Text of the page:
Leaders' Edge Advisor

Maximizing Leadership Styles

By Gary De Carolis, President, Center for Community Leadership

What on Earth?! The Theoretical Orientation
Stakeholder driven data dissemination draws heavily from the field of Community Based Participatory Research (CBPR), which seeks to facilitate partnerships and capacity building at all phases of a research/evaluation process. In a nutshell, it's a highly collaborative approach to sharing information gathered through evaluation, with stakeholders helping to decide reporting topics, priorities, formats, timelines for release, and products. The model seeks to ensure that evaluation is not an external, boxed "thing" that gets "done to" a community, system, program or initiative. Rather, stakeholders' opinions are fully "in the mix" when it comes to decision-making about dissemination.

Why on Earth?! A Wake Up Call for Evaluators
This work stems from the idea that systems often fail because stakeholders, at various levels and in various roles, didn't know enough about, have, or use data that could have helped to prevent the failure. While it may sound obvious, the model puts the onus on evaluators to make dissemination efforts useful to the field; not on the field to try to figure out how dissemination products can be useful to their work. Arguably data dissemination is often not, in fact, all that useful, yet accountability for lack of utility can disproportionately fall on the end users. Involving end users and other stakeholders in the dissemination process is a strategy for upping the utility of data.

How on Earth?! Concrete Tips to Get you Started
Stakeholder driven means developing one-on-one relationships with product consumers to the extent that they feel free to speak up and ask evaluators to go back to the drawing board on a given topic, analysis, or product. It means a responsive, flexible, open door policy, where stakeholders work with evaluators to freely brainstorm, develop, and ultimately request what they need from data in the context of their work. It means incorporating a strong customer service orientation, such that products are timely, understandable (i.e. jargon free) and in accordance with stakeholders' operating principles. And it means meeting stakeholders wherever they're at, in the sense that data dissemination efforts often include hefty technical assistance and ongoing coaching components.

With respect to obtaining meaningful input in actual product development, it means providing specificity to stakeholders about the nature of feedback being sought during their orientation to the team. In general, feedback falls into 7 camps, all with varying levels of utility.

Usage: given the data, what are some next steps?

Comprehension: willing to say "I just don't get it"É sorryÉ. try again."

Principles: ombudsman between an entity's guiding principles (e.g. strengths based) and the language used in dissemination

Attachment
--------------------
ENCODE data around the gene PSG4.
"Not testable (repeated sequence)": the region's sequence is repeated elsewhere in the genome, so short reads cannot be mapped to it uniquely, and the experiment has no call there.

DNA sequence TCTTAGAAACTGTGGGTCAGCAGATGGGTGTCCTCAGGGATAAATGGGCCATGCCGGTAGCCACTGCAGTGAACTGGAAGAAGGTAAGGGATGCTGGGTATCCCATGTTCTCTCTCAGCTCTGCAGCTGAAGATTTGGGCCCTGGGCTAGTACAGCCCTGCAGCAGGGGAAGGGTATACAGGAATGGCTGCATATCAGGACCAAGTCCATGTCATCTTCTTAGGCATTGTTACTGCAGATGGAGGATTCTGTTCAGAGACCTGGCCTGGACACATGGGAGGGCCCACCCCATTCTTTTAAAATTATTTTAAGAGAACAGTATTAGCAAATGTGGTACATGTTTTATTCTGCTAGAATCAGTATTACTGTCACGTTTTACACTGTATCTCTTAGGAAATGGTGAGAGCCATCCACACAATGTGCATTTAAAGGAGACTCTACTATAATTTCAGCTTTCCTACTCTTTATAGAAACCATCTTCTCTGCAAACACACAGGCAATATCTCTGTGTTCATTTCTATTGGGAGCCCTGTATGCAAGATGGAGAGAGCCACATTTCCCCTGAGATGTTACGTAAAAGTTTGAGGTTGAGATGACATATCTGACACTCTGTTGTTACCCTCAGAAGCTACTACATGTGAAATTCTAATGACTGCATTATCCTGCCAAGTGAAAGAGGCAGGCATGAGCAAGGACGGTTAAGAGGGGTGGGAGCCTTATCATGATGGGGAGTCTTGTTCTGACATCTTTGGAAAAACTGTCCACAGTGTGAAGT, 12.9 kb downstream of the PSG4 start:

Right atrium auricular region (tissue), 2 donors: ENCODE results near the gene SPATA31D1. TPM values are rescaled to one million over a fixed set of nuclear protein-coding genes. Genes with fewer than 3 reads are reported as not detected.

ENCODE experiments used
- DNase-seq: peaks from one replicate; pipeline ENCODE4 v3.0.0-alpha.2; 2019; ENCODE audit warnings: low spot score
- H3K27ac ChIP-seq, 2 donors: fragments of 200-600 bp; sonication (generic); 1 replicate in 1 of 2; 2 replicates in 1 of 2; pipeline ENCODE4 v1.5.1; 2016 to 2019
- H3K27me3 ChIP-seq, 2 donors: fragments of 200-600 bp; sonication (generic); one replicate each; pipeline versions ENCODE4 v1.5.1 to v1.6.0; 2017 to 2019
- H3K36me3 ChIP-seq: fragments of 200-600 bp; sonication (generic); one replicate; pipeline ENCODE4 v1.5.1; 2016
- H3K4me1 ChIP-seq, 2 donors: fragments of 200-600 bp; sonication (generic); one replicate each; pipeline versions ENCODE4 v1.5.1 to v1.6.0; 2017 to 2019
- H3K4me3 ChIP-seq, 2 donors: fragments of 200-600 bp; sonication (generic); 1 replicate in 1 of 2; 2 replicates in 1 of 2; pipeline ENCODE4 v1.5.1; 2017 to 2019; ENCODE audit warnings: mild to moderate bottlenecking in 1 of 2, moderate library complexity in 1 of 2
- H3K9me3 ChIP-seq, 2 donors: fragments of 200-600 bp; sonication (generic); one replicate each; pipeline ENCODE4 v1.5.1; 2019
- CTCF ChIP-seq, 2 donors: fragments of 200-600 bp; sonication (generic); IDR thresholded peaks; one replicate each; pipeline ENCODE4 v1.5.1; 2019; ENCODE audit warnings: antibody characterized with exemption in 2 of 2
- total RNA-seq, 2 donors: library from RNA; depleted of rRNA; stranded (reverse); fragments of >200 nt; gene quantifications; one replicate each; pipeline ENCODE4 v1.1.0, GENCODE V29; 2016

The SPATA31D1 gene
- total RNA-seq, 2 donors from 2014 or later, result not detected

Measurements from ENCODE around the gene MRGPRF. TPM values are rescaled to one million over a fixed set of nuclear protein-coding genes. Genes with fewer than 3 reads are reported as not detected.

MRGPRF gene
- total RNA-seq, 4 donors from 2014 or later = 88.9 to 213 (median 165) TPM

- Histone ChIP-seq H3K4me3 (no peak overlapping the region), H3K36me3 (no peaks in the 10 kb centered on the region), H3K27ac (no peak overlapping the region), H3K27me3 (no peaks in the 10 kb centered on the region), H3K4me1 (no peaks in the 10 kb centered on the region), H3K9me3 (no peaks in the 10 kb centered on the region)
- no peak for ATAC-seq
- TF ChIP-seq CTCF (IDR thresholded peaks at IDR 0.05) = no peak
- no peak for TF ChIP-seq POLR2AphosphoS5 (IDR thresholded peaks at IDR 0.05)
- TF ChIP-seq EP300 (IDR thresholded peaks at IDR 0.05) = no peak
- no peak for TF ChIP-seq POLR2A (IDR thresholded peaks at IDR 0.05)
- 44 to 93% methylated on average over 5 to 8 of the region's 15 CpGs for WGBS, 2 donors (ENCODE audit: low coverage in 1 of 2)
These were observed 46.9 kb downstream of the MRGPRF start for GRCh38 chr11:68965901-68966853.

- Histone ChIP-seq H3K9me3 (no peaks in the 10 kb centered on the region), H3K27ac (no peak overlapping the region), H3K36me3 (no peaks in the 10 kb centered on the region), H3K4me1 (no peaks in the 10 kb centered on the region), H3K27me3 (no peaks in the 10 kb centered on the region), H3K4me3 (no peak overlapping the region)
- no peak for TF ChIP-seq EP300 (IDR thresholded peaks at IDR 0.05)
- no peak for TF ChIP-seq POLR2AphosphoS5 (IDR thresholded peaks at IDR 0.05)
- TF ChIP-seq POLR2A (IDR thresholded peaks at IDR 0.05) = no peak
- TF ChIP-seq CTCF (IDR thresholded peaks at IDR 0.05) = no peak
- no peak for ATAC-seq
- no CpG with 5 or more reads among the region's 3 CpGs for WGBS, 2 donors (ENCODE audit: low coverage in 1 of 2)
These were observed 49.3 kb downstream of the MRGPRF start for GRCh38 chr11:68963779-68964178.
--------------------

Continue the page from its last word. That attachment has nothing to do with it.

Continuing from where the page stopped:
Accuracy: there to help interpret definitions, facts, categorical references, etc.

Editorial: notices you switched fonts ˝ way through, and wrote "effect" when you really meant "affect."

Cosmetic: has way more investment in color schemes and layout than other reviewers.

General: mostly operates on the love it or hate continuum. Could perhaps use a little more guidance on other kinds of feedback to the process.

Have questions? Want to talk further? Ready to give it a try? Contact Becca Sanders, Ph.D., Kalamazoo, MI, Beccaanddan@gorge.net, PHONE NUMBER

The Center for Community Leadership provides personalized, dynamic leadership training. Our diverse faculty, all with years of hands-on experience leading system change, facilitates three-day Community Leadership Institutes and shorter workshop and targeted training events across the country.


The Art & Science of 21st Century Leadership & Systems of Care
Nov. 9 & 10, Springfield, Ill ~ Nov. 16 & 17, Burlington, VT

These two-day focused leadership seminars will provide participants with understanding of current leadership concepts with direct application to the challenges inherent in building collaborative, community-based systems of care. You will actively engage with other participants to sharpen your skills, gain valuable insights and renew yourself as a leader in this difficult work. Seminars combine brief lectures on leadership theory and practice, small group work that stimulates active learning, and tools that spur personal reflection. Introductory price only $195 per person.

Continuing Education Units (CEUs) Offered:

Through our partnership with Southern New Hampshire University (SNHU)'s Graduate Program in Community Mental Health, we are offering continuing education hours (CEUs) to all participants who request them. Participants will be awarded up to 11.5 contact hours for the two-day training.

Springfield Seminar Location: TBA
Burlington Seminar Location: Main Street Landing, One Main Street, Burlington VT

Register Now and learn about accommodation options (participants are responsible for coordinating and paying for their own transportation, meals and accommodations)

For more information about the 2-Day Seminars or other offerings, please call
802-863-9132 or
Gary De Carolis, President
The Center for Community Leadership
Email: gary@centerforcommunityleadership.com

Visit our website for additional information:
The Center for Community Leadership
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Center for Community Leadership · P.O. Box 3069, Burlington, VT 05408-3069
ph: 802-863-9132 fax: 802-863-6586 · info@centerforcommunityleadership.com

Copyright 2005 Gary De Carolis. All rights reserved. No part of this publication may be reproduced, stored in a retrieval system or transmitted in any form or by any means electronic, mechanical, photocopying, recording, or otherwise, without the prior written permission of the author.

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